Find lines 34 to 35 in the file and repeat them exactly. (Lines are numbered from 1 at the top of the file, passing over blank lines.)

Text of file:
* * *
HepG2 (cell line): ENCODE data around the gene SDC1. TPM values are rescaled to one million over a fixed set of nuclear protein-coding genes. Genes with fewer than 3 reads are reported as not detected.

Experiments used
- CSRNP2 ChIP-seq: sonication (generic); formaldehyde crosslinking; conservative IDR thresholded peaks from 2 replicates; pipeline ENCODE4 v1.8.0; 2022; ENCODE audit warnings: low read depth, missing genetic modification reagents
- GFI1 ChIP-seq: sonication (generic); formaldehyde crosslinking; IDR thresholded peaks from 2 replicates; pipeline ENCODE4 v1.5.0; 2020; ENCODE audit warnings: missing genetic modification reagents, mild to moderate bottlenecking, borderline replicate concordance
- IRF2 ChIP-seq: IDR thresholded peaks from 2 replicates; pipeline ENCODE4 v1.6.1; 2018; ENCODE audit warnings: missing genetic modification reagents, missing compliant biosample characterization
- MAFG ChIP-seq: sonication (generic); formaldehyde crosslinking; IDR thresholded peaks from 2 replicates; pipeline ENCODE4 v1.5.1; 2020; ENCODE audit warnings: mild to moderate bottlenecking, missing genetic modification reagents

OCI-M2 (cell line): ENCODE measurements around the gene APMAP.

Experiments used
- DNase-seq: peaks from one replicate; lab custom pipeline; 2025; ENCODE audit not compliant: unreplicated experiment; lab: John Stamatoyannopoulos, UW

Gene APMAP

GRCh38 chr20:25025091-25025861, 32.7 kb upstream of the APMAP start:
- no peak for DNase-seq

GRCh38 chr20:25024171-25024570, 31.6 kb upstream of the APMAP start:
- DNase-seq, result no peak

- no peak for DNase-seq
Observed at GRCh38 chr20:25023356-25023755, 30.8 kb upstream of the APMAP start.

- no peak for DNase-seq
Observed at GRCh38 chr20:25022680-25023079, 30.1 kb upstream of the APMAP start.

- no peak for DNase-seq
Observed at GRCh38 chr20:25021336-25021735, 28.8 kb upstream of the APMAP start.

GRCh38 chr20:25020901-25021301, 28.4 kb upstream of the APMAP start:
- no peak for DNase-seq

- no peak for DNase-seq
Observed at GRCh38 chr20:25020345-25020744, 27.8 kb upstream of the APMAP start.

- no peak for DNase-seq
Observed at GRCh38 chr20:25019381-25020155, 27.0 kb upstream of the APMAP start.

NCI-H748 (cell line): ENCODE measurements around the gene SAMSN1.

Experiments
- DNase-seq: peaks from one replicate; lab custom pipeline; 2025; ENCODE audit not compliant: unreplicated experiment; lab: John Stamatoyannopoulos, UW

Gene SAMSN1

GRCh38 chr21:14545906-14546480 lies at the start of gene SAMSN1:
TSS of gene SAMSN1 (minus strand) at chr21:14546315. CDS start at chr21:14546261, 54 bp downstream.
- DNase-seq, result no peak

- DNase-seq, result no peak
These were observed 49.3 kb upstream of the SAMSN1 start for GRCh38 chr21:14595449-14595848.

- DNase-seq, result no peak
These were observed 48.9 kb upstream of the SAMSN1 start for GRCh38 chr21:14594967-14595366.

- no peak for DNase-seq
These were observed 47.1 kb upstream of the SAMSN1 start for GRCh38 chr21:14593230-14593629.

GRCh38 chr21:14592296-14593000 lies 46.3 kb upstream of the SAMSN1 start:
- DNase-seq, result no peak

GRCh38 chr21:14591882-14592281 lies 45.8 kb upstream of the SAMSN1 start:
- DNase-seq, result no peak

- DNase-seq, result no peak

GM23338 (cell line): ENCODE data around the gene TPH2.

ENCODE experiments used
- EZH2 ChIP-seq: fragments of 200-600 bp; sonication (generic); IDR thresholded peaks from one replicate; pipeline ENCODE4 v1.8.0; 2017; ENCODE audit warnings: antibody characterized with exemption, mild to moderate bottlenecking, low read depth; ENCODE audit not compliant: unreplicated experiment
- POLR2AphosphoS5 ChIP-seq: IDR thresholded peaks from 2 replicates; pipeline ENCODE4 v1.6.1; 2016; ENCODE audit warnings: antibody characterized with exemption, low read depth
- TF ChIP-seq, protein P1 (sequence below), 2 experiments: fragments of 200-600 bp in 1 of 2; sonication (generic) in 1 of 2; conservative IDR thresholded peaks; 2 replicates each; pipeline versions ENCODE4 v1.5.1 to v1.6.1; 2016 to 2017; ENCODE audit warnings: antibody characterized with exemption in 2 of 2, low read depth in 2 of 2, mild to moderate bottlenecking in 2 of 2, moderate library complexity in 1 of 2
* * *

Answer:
- DNase-seq, result no peak
These were observed 49.3 kb upstream of the SAMSN1 start for GRCh38 chr21:14595449-14595848.